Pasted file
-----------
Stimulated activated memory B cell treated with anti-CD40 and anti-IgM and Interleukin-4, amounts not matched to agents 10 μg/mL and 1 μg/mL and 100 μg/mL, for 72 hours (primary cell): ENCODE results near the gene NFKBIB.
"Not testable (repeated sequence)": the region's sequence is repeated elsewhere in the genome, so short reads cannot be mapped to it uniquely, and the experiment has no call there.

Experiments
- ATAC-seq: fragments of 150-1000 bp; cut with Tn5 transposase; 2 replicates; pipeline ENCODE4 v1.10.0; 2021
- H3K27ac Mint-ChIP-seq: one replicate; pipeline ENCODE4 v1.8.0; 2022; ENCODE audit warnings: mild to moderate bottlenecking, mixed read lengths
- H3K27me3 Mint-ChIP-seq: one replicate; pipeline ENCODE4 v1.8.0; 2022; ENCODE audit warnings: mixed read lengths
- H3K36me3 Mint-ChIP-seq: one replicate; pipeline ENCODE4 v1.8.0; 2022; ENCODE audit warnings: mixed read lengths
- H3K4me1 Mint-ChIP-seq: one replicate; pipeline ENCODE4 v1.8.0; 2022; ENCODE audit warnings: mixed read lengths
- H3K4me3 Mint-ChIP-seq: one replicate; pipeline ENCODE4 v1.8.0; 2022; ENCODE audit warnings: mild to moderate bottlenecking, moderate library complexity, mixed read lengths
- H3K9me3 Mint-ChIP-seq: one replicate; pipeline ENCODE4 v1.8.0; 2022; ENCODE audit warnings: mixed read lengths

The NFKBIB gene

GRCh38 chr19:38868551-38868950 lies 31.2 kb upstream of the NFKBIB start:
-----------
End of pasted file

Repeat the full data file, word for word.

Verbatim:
Stimulated activated memory B cell treated with anti-CD40 and anti-IgM and Interleukin-4, amounts not matched to agents 10 μg/mL and 1 μg/mL and 100 μg/mL, for 72 hours (primary cell): ENCODE results near the gene NFKBIB.
"Not testable (repeated sequence)": the region's sequence is repeated elsewhere in the genome, so short reads cannot be mapped to it uniquely, and the experiment has no call there.

Experiments
- ATAC-seq: fragments of 150-1000 bp; cut with Tn5 transposase; 2 replicates; pipeline ENCODE4 v1.10.0; 2021
- H3K27ac Mint-ChIP-seq: one replicate; pipeline ENCODE4 v1.8.0; 2022; ENCODE audit warnings: mild to moderate bottlenecking, mixed read lengths
- H3K27me3 Mint-ChIP-seq: one replicate; pipeline ENCODE4 v1.8.0; 2022; ENCODE audit warnings: mixed read lengths
- H3K36me3 Mint-ChIP-seq: one replicate; pipeline ENCODE4 v1.8.0; 2022; ENCODE audit warnings: mixed read lengths
- H3K4me1 Mint-ChIP-seq: one replicate; pipeline ENCODE4 v1.8.0; 2022; ENCODE audit warnings: mixed read lengths
- H3K4me3 Mint-ChIP-seq: one replicate; pipeline ENCODE4 v1.8.0; 2022; ENCODE audit warnings: mild to moderate bottlenecking, moderate library complexity, mixed read lengths
- H3K9me3 Mint-ChIP-seq: one replicate; pipeline ENCODE4 v1.8.0; 2022; ENCODE audit warnings: mixed read lengths

The NFKBIB gene

GRCh38 chr19:38868551-38868950 lies 31.2 kb upstream of the NFKBIB start: